Gorlin-Goltz Syndrome: Conservative Treatment of Keratocystic Odontogenic Tumors, Frequent First Clinical Manifestation in Pediatric Age

Gianfranco Favia, Angela Tempesta, Luisa Limongelli, Sabrina Loprieno, Angela Pia Cazzolla, Mariagrazia Lacaita, Nicola Laforgia and Eugenio Maiorano

Objective: Gorlin-Goltz Syndrome, also known as Nevoid Basal Cell Carcinoma Syndrome, is a rare genetic condition resulting from mutations of the PTCH1 (9q22.3) gene. It involves multiple organs, such as the skin, skeleton and jaws. Aim of this study was to describe Keratocystic Odontogenic Tumors as frequent first clinical manifestation of NBCCS during pediatric age, and theirs conservative treatment, that is really important, especially among young patients.
Methods: We report on 20 pediatric patients affected by Gorlin-Goltz Syndrome, presenting totally 60 Keratocystic Odontogenic Tumors. Patients underwent conservative lesion enucleation with maximal permanent teeth preservation. The ostectomy and osteoplasty were made with both conventional rotative instruments and piezoelectric tools, in order to remove damaged bone, epithelial remnants and satellite cysts, and to possibly minimize the recurrence risk. All surgical samples were subjected to histopathological examination and the patients were followed-up for a minimum of 18 months.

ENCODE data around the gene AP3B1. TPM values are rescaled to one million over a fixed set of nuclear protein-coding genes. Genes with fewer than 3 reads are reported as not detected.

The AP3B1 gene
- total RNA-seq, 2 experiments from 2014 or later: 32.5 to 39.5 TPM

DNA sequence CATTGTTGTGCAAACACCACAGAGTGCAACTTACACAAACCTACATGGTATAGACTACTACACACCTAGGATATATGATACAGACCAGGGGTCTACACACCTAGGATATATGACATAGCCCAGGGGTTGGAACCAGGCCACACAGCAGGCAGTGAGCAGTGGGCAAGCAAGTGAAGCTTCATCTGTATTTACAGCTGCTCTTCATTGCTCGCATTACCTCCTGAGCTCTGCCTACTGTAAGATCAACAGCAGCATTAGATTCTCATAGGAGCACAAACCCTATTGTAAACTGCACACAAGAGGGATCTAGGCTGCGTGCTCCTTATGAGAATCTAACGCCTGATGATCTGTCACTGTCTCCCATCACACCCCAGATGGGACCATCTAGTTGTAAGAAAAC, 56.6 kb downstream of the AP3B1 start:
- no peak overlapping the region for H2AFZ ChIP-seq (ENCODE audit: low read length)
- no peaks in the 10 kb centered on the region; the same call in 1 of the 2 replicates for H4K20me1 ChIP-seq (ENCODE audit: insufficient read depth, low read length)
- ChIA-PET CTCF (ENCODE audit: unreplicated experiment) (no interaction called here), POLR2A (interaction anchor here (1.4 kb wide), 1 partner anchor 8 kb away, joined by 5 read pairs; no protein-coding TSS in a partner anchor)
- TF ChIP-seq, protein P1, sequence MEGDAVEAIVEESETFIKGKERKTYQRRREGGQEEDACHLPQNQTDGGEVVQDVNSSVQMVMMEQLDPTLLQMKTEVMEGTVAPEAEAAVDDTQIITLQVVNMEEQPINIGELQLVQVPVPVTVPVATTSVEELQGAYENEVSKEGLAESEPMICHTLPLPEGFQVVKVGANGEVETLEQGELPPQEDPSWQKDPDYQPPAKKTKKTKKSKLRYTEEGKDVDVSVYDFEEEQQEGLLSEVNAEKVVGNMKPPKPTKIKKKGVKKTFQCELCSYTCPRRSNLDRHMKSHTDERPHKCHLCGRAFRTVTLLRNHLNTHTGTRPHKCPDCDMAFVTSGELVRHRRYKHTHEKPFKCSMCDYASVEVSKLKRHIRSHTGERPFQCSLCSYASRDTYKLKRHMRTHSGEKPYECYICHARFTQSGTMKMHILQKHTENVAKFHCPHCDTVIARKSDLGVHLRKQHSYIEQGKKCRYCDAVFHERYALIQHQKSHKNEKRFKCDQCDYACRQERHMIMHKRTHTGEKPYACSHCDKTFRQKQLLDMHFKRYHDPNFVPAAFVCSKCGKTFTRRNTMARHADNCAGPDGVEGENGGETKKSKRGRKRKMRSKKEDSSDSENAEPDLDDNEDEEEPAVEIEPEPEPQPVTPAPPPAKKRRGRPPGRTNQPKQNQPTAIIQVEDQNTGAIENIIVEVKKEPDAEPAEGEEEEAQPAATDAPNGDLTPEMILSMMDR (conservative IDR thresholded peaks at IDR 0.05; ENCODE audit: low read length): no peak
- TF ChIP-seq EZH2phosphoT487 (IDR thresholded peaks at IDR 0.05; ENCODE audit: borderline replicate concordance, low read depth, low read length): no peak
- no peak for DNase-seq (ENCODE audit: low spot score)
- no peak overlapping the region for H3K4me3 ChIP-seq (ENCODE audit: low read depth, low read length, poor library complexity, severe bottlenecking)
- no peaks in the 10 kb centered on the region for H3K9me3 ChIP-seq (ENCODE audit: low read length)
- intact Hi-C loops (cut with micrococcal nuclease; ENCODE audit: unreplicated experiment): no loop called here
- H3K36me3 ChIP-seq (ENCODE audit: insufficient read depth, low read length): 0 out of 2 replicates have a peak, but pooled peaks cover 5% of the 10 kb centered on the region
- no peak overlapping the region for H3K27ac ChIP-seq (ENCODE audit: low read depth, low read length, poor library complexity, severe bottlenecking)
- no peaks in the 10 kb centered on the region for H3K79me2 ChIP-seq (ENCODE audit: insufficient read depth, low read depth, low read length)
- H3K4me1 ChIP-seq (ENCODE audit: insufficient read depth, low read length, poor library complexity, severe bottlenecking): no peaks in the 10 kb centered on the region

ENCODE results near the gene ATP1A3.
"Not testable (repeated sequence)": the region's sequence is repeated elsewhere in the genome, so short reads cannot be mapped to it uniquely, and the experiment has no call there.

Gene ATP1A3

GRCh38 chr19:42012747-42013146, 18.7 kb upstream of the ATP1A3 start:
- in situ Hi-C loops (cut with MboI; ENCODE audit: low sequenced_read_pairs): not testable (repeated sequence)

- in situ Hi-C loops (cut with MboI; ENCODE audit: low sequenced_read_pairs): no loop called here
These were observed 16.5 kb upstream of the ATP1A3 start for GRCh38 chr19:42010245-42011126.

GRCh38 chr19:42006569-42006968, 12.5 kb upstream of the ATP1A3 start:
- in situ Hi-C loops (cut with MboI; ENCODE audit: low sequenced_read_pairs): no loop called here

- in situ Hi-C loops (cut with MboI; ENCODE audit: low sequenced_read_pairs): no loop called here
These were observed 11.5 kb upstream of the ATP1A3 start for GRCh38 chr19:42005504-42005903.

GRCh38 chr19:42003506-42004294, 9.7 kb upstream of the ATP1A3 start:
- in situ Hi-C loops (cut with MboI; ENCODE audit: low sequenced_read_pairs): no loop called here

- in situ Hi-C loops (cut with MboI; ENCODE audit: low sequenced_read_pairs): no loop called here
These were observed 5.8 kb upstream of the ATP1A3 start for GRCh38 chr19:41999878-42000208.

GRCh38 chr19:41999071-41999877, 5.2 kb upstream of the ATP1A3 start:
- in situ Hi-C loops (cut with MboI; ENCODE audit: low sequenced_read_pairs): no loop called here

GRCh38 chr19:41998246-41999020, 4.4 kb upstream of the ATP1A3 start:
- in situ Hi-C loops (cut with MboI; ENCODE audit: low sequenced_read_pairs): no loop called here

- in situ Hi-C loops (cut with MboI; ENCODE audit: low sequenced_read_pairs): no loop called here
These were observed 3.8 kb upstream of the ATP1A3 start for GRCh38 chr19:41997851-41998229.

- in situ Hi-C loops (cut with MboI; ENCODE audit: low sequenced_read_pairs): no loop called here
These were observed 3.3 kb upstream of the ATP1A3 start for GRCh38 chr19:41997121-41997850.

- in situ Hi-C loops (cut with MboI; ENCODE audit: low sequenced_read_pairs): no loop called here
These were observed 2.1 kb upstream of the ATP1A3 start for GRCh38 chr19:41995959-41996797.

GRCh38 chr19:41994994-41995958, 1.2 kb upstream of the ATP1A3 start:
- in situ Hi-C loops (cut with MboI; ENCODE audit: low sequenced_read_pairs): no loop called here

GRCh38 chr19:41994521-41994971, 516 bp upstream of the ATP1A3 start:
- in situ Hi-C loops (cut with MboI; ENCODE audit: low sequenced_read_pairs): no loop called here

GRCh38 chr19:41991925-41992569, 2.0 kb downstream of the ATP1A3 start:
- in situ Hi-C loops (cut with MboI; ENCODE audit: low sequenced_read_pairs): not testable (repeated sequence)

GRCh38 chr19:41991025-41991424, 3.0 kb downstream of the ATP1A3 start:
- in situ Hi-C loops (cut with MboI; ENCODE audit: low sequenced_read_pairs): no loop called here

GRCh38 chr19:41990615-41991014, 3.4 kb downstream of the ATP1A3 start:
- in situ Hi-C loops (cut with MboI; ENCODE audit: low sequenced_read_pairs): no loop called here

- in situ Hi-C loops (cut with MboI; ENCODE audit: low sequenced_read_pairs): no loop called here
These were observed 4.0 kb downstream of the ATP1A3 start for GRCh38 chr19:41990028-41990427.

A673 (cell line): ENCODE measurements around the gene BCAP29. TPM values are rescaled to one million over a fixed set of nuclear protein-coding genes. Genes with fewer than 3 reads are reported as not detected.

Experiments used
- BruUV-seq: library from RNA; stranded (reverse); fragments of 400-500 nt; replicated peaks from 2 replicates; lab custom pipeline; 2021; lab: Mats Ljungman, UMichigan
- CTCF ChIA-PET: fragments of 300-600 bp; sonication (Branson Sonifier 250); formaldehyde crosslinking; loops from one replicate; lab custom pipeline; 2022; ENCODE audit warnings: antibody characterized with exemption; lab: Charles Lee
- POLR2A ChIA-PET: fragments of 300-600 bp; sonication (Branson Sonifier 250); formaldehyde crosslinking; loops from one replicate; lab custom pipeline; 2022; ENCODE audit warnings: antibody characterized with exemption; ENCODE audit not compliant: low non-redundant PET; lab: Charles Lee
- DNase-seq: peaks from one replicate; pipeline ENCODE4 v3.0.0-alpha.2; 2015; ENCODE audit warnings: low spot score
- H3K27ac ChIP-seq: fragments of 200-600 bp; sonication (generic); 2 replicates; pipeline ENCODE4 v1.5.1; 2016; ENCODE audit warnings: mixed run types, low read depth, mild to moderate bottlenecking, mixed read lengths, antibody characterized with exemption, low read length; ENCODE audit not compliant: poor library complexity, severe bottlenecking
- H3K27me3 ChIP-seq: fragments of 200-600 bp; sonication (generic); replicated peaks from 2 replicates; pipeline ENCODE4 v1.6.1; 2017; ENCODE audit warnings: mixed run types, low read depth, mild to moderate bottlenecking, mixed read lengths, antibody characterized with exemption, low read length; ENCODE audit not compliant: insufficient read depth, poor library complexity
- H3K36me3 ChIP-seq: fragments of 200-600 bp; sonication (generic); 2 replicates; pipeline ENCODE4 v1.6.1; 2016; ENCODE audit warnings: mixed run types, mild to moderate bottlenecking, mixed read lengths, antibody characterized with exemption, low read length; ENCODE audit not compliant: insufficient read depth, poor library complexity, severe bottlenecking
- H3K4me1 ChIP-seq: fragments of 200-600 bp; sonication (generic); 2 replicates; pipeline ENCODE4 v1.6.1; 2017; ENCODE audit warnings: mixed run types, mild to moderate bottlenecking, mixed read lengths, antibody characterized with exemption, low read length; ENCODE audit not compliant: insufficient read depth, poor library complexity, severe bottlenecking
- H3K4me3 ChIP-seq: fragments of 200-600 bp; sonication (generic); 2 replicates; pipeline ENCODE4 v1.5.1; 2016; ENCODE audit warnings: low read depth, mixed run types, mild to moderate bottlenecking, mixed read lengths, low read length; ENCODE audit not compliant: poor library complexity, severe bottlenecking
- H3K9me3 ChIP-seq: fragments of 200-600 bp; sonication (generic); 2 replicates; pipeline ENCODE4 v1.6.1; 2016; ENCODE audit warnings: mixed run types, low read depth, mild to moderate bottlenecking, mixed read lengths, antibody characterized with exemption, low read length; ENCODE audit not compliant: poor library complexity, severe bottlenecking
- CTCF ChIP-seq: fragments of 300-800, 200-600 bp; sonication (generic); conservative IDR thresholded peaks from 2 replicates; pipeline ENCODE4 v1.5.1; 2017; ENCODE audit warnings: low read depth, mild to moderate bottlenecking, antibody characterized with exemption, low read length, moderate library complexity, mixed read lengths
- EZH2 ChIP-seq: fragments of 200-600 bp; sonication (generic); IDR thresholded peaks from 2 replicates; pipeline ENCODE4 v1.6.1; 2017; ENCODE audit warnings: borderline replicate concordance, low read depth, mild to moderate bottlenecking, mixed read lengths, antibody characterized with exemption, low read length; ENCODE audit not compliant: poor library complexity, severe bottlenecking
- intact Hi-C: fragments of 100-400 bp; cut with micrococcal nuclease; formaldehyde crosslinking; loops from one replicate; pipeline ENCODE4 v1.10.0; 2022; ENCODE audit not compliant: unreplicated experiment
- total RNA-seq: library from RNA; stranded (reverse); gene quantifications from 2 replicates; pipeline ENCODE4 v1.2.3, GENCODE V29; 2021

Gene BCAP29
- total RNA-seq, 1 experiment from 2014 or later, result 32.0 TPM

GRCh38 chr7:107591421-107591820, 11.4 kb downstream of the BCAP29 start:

Results: Overall, 60 Keratocystic Odontogenic Tumors were removed (8 patients with single and the remaining with multiple cysts) with healing of all the surgical wounds without complications. Nevertheless, recurrence of 5 lesions (8.3%) from 3 patients occurred: all of them were >5 cm in maximum diameter and associated with permanent teeth.
Conclusion: Keratocystic Odontogenic Tumors in pediatric patients require conservative approaches for permanent teeth preservation. While conventional enucleation leads up to 60% recurrence rates, cavity ostectomy with piezoelectric tools significantly reduced the recurrence risk and allowed preservation of permanent teeth.